Sheri Moon Zombie in 'The Lords Of Salem." (Toronto International…)
When Rob Zombie was growing up in Massachusetts, not too far from the notorious town of Salem, his elementary school would take field trips there to see reenactments of the witch trials. So perhaps it’s no surprise that the musician and filmmaker has now made “The Lords of Salem,” which premiered Monday night in the Midnight Madness slot at the Toronto International Film Festival.
Though as a filmmaker Zombie went from such grungy projects as "House of 1,000 Corpses" and “The Devil’s Rejects” to slicker, more commercial work like his two “Halloween” movies, this is his darkest, most unnerving film yet.
“My world exists sort of in that cult world,” Zombie said in an interview Tuesday afternoon. “That is what I like, not just what I want to produce, but the filmmakers and things that I love. The ‘Halloween’ stuff, that was all well and good but it was more mainstream and I was sort of happiest just making something smaller and crazier just for the people that would like it.
“When I had a No. 1 movie,” he added, “it was like, ‘OK, fine, I had a No. 1 movie and now I can go back to making small, weird stuff.’”
“The Lords of Salem” is weird indeed. A radio DJ in Salem, Heidi (Zombie's wife, Sheri Moon Zombie) is sent a mysterious vinyl record in a wooden box that seems to exert a strange power over women whenever it’s played. The record sets off a chain of events that find Heidi spiraling downward, maybe falling back into drug addiction, but also falling under the spell of three women who have sinister plans for her.
Among the producers on “Lords of Salem” are Jason Blum and Oren Peli of “Paranormal Activity” fame, who gave Zombie a budget of around $2.5 million, the smallest amount he has ever made a movie for, but also the promise of complete creative control. What Zombie did with that control is not make the goriest, most gruesome film ever, but rather a film of a stranger power, one that leaves the audience feeling disconcerted.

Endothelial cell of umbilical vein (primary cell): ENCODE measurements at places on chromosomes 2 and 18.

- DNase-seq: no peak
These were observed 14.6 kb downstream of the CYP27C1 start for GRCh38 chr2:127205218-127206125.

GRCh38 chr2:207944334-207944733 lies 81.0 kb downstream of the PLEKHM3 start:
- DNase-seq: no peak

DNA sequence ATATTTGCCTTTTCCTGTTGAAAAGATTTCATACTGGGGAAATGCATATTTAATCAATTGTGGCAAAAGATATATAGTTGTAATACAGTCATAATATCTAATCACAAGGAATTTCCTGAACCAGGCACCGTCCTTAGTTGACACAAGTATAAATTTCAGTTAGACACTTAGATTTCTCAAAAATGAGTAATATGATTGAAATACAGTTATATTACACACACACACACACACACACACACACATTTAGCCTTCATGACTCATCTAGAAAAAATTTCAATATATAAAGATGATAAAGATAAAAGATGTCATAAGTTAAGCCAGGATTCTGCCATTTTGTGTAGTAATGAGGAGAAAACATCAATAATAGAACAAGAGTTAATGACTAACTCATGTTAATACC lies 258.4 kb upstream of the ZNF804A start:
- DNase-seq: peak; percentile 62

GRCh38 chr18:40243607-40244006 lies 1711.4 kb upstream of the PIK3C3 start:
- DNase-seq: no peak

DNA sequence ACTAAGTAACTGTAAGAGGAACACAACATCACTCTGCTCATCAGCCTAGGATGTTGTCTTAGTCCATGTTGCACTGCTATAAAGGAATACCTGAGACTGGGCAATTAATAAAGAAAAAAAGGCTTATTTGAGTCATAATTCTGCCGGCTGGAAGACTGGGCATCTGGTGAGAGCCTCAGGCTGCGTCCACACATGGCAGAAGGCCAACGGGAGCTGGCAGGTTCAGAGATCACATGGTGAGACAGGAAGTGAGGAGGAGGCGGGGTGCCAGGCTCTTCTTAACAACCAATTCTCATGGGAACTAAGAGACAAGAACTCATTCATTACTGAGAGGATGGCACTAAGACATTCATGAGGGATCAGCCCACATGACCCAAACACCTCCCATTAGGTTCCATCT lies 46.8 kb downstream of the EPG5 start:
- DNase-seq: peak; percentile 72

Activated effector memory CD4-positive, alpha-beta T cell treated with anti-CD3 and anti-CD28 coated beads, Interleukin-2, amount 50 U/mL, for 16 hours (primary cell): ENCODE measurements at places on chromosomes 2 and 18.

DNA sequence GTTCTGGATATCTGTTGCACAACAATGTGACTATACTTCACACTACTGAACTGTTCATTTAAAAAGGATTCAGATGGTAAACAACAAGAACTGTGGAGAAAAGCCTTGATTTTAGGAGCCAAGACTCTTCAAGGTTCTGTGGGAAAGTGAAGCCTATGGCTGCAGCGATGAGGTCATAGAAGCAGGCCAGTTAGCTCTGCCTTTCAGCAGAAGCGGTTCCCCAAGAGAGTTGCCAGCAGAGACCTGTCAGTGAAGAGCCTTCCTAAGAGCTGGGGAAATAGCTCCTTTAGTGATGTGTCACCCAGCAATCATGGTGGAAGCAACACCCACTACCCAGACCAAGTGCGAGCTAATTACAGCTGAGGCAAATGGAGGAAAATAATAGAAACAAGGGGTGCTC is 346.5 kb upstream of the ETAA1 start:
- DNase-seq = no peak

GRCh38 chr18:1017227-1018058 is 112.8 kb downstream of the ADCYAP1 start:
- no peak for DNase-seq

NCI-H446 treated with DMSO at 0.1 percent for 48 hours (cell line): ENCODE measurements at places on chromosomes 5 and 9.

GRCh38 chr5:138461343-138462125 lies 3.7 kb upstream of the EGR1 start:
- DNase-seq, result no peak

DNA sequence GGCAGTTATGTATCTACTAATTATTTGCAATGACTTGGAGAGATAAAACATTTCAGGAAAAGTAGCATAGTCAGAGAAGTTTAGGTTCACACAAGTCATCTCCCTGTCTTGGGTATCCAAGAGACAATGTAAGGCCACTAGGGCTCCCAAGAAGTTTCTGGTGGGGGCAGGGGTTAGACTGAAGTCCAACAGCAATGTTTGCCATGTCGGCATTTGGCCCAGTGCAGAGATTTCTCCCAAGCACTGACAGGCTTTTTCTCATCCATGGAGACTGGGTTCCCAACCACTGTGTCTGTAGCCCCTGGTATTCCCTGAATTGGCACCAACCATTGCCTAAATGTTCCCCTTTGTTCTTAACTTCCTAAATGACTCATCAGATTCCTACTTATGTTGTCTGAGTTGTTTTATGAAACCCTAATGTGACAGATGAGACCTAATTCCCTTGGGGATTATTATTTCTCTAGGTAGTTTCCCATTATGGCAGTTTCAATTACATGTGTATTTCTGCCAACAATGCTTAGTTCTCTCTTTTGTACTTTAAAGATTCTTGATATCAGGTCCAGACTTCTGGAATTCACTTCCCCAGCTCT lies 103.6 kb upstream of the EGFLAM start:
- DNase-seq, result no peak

“The type of movies I’ve always liked, filmmakers like David Cronenberg, David Lynch and Ken Russell, sometimes it’s not really anything that shocking on screen but you’re like ‘Why is this whole movie making me feel nauseous, what is going on?’” said Zombie. “And that’s what I was attempting to do. People who’ve seen it can’t quite put it into words. And that was the thing, it’s not violent, it’s not bloody, and as Heidi is sinking into this drug-fueled madness I wanted the audience to feel they were getting dragged down too.”
Perhaps riled up by the film and Zombie’s amusing penchant for answering questions with a simple “I don’t know,” there was an oddly cantankerous and slightly confrontational vibe after Monday night’s screening of the movie. The Q&A ended with Zombie responding to a question as to why in his films he frequently features his wife nude from behind but never offers a frontal view of her body. “I’ll tell you why, it’s because of guys like you.” (That response got a big cheer from the crowd.)
The film’s press notes feature an indecipherably abstract director’s note and during an interview Zombie noted his distaste for explaining himself.
“There is an actual thing happening,” he said of the film’s story, “that if I had to explain it I could say, ‘This is what’s actually happening.’ But I like leaving it so people go, ‘Oh, so that’s what happened? Or is it?’ Even the actors didn’t know and they’d argue about it.”
By way of further describing the tone of the film he added, “When I was a kid, the movies that affected me were always movies that ended badly.”
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